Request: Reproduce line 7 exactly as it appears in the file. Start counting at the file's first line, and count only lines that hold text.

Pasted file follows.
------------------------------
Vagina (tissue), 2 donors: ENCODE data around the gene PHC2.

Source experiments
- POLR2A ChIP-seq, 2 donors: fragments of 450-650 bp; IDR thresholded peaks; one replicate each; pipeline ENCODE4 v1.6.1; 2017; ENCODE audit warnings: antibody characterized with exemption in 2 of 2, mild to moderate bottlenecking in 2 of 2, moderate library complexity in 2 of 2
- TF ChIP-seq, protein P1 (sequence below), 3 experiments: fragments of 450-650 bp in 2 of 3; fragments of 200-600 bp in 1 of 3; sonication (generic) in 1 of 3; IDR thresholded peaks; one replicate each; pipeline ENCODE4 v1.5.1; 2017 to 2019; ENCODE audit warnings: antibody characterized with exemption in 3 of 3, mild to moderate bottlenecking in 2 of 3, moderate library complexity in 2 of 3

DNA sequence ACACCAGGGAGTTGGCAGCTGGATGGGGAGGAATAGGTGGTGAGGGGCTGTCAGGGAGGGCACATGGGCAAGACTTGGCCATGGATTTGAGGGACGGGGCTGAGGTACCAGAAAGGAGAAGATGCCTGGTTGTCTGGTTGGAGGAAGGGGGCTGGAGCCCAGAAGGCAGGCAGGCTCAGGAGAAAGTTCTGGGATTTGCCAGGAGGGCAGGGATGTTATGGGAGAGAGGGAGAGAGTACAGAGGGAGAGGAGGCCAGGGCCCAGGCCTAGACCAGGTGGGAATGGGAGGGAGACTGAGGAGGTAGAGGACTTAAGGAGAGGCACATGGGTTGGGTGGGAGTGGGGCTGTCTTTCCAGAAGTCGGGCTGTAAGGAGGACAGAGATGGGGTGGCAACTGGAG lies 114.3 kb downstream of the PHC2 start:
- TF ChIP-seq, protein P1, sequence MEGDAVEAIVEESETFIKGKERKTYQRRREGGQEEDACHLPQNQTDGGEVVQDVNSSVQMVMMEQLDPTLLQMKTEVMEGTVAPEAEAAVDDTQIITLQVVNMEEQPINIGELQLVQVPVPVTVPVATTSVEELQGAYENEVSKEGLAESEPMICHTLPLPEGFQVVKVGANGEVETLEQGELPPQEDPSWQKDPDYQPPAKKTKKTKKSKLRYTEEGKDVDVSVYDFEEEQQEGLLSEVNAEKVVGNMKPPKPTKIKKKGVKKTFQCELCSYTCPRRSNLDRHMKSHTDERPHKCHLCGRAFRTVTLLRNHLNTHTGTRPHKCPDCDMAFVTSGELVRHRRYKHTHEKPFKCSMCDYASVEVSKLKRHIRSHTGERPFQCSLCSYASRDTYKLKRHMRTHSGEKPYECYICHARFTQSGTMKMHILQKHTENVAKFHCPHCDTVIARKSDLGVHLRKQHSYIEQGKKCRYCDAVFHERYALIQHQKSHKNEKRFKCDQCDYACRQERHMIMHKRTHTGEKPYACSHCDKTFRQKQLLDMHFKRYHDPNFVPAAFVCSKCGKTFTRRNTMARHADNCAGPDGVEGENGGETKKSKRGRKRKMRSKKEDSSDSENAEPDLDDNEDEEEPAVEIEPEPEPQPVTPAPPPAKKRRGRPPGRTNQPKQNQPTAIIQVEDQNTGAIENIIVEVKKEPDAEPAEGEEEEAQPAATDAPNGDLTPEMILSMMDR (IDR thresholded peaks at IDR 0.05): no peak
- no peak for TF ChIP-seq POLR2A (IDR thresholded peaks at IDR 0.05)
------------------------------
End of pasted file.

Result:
- no peak for TF ChIP-seq POLR2A (IDR thresholded peaks at IDR 0.05)